Texas: Home Price Index Agreements

The Texas real estate markets have often seemed like outliers versus the headlines from California. Home prices in Texas (generally) didn't participate in thee bubble from during the last decade, borrowers were not able to lever as much as the rest of the country, Texas indices were excluded from CME Case Shiller contract selection, home prices in certain areas probably have a positive correlation to energy prices (as opposed to colder areas such as Chicago, Main and areas with long-distance commuters), demographics have been uniformly positive, and/but cities are not geographically constrained, so construction has expanded (over time) to meet demand. Net, Texas home price growth has been slow and steady.

That said, while risks are probably lower (and therefore option premiums should be relatively lower, if any readers prefer one-sided exposure) the same reasons to hedge (from either long or short side) with bite-sized exposures exist. Longs may reduce the stress of a sell-off in home prices, or attempt to lock in regional gains by lightening up, while renters, or out-of-state prospective buyers (e.g. job-seekers, Millennials, or retirees) might want to have some exposure to home prices in Texas.

Here then are levels on five cities where I'd be willing to facilitate some home price index agreements.

Note that I'm referencing the Freddie Mac NSA home price indices. This series is updated monthly and with a shorter reporting lag than Case Shiller (hence the Jan 2020 expiration, references 2019 year-end numbers).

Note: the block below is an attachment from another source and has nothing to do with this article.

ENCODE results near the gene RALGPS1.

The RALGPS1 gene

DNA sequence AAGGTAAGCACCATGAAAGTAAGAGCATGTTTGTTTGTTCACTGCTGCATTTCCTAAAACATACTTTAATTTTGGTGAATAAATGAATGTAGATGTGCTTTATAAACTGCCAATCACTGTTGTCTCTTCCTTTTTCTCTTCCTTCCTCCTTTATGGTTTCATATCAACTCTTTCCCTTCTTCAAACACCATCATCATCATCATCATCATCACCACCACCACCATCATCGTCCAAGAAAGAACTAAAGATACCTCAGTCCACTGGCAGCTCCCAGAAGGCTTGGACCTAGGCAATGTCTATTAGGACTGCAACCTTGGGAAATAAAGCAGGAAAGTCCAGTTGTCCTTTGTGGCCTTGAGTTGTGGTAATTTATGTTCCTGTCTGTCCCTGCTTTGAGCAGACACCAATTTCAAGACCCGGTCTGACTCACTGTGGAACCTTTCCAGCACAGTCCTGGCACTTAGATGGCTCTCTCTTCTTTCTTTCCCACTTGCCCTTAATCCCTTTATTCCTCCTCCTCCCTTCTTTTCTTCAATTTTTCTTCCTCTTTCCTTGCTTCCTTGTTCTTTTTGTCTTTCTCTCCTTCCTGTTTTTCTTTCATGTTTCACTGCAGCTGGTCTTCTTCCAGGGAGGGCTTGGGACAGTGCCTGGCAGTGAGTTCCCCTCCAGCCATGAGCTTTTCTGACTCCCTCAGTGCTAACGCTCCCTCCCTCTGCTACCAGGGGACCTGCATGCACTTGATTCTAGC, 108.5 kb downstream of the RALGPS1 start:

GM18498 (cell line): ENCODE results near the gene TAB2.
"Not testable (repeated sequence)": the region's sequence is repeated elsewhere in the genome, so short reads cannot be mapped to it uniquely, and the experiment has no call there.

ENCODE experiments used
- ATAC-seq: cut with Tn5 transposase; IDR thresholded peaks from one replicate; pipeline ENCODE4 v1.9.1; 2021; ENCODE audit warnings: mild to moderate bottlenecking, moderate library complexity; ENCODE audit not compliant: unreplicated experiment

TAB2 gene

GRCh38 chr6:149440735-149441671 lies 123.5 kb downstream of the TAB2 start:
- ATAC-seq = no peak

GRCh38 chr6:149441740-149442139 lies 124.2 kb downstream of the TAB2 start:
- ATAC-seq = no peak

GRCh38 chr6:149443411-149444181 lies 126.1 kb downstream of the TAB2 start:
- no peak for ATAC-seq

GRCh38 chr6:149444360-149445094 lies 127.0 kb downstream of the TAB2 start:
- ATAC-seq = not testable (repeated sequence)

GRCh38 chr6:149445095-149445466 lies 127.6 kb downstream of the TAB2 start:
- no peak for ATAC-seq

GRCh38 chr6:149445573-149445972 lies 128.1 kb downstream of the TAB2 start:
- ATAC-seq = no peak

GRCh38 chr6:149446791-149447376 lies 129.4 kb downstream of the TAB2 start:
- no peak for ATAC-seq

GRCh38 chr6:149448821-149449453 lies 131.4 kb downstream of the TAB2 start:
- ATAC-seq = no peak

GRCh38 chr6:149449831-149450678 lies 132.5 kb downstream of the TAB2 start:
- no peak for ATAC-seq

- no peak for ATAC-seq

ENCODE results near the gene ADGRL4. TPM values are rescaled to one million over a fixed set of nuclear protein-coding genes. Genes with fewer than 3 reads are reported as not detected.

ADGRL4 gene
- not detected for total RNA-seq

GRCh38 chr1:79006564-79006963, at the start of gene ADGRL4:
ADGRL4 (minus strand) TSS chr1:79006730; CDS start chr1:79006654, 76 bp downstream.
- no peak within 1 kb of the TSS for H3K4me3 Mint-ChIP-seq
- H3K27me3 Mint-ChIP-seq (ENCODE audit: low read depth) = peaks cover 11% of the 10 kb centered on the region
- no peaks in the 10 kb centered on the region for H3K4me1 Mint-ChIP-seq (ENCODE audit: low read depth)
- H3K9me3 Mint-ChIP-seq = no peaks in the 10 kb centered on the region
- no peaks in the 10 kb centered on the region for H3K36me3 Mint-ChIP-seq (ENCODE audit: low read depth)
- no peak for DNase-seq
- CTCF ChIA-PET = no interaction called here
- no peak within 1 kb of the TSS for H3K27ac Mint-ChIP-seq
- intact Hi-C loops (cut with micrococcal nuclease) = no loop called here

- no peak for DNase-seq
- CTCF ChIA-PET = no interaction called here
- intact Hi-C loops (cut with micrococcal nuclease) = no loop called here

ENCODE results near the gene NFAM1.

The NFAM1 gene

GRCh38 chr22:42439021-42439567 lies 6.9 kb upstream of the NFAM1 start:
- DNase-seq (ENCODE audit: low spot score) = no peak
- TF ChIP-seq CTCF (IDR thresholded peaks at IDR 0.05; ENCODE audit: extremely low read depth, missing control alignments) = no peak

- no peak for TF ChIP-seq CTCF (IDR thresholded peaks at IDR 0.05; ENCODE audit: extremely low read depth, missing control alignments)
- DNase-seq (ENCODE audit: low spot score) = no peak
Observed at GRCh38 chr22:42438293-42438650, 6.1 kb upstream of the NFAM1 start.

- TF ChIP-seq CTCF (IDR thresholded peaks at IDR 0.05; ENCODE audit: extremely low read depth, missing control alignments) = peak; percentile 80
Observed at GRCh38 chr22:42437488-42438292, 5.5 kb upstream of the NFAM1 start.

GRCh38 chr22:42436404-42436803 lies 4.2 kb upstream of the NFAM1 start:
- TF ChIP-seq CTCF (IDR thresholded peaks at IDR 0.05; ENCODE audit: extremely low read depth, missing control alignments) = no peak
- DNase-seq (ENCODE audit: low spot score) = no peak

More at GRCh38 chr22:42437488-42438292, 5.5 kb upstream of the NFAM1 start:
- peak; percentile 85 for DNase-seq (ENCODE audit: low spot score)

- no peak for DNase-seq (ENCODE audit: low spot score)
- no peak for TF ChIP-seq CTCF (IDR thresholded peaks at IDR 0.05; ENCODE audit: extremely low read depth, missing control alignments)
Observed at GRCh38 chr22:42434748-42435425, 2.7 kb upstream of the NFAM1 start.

While my goal is to eventually foster periodic auctions of home price index agreements (see HPHF write-up) my experience suggests that some element of "stirring the pot" with me taking some role in one-off trades as counter-party, may be useful in jump-starting this effort. As such, I've posted levels that I would entertain entering into a handful of agreements. That is, my goal here is in fostering discussion of forward prices, and of aggregating inquiries, rather than taking a large exposure on either side. (Recall that a single agreement has notional value of $100 * index, so each agreement here would have notional value of about $16,000-$24,000.  Further each party to an index agreement needs to pay about 10% of notional value for their exposure. Finally, I want to steer all inquiries for any one region to a single expiration (maybe adding a second, for Jan 2021, in a few months) to consolidate interest.)

As I noted above, Texas home price growth has been slow and steady, and the forward markets reflect that trend to continue.

Please contact me if have any questions related to this blog, or any aspect of hedging home price indices. I intend to promote similar discussions on other regional areas, so please send me inquires on areas that you'd like to see agreements.

Thanks, John